The other part of discipline for a child is to learn about consequences. In other words, discipline, as compared to punishment, lets the child learn that certain poor choices lead to corresponding undesirable results. The punishment of a criminal is one such consequence established by civil authorities, but a child is not a criminal. The parental role should be overwhelmingly characterized by love, not just in words but in clear expressive actions. If a parent has to say, but may often not bother, “I’m only doing this because I love you,” then they’ve neglected the more important part. In an earlier, far more disciplined time and culture, parents, especially fathers, may have been able to convey love through a severe strictness; a child would learn that without the discipline learned from their fathers, they would be ill-prepared for the demands of that strict and unforgiving, primitive culture.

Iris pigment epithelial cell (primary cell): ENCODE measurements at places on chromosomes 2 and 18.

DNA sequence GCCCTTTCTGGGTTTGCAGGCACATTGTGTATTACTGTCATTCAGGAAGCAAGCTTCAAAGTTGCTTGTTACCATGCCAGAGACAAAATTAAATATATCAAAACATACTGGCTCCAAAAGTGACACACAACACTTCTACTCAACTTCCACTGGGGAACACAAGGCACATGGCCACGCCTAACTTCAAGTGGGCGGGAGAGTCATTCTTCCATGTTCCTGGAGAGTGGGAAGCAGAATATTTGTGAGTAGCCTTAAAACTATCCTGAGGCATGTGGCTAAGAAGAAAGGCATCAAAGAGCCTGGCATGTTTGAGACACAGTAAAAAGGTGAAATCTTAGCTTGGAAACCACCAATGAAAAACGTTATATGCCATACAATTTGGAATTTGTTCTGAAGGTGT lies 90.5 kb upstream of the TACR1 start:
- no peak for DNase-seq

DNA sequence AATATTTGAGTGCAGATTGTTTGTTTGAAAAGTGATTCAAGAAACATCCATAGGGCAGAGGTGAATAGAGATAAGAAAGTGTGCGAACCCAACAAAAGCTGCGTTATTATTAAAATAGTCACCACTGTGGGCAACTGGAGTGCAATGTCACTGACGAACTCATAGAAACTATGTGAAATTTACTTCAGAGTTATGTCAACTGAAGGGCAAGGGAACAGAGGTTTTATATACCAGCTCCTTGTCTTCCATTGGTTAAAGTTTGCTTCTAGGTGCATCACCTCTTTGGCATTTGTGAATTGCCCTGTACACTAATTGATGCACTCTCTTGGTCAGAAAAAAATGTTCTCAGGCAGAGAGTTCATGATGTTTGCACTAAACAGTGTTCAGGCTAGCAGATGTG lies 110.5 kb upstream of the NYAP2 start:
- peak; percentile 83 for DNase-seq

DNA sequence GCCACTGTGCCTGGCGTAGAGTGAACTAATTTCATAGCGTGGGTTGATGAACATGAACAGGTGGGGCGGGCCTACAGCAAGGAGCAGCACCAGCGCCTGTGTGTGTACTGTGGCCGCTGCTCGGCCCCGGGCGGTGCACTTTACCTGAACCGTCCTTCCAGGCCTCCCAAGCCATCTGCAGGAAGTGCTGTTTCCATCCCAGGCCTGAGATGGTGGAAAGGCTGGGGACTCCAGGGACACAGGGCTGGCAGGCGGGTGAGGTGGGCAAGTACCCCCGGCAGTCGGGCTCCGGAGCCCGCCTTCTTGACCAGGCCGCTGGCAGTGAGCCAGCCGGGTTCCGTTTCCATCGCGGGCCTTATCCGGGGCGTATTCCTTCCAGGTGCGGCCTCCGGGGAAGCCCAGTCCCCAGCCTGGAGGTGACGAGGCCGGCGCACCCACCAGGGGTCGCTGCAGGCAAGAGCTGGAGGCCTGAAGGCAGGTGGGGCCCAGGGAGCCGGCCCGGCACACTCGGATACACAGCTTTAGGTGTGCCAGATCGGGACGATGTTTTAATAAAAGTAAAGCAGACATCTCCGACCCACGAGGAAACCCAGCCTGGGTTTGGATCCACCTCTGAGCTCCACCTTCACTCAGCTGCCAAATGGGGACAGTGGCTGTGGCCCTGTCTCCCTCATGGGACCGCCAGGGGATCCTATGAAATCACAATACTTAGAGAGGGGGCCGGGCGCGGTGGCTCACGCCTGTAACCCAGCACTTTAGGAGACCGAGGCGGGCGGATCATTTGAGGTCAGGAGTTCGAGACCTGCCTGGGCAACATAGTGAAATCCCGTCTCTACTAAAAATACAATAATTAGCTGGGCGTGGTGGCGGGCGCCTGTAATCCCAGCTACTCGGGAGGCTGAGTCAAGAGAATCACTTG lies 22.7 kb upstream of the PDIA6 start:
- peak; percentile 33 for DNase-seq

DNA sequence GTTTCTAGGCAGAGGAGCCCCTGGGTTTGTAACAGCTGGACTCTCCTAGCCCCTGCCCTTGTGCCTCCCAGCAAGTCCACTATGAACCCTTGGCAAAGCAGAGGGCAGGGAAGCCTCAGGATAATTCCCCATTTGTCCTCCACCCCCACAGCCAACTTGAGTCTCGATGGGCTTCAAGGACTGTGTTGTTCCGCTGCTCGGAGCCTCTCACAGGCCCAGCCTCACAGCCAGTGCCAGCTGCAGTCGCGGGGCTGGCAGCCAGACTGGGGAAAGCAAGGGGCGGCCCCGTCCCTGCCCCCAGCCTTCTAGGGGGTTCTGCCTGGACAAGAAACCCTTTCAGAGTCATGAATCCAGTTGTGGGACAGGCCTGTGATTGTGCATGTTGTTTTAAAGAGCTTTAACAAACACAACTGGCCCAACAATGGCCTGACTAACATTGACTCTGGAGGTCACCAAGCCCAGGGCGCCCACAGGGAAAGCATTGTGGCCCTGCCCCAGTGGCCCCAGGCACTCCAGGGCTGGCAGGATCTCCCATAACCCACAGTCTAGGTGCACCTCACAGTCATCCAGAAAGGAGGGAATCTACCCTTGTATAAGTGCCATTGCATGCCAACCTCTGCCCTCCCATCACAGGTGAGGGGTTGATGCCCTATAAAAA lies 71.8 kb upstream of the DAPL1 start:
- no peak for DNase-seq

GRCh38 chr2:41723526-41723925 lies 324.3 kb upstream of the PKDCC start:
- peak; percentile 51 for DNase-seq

Today’s Western culture is marked by permissiveness and selfishness; the former makes it harder to train a person to be self-disciplined, and the latter often already leaves the question of parental love uncertain in the minds of children. So doing both well is not easy but very much needed. When I use the word “selfishness,” I refer to what the Bible calls “pride.” It is self-important, self-focused, and egocentric. It may be obvious or subtle, but in the decisions and activities of life, it is “me first!” It is the natural instinct, you might say, of a child at birth; how could it be otherwise, as it has only know the warm confines of its mother’s womb and has yet to learn of others. The first act of discipline may come when innocent cries of need—food, cleaning, affection—are replaced by a demanding cry for attention. I remember one child who was still making such cries at the age of nine, and her mother was still running when she called! That was so different from the mother who heard her boy cry out when he fell and broke his arm… She knew the difference.  It is love to run to a child in pain; it is not love to cater to a spoiled child.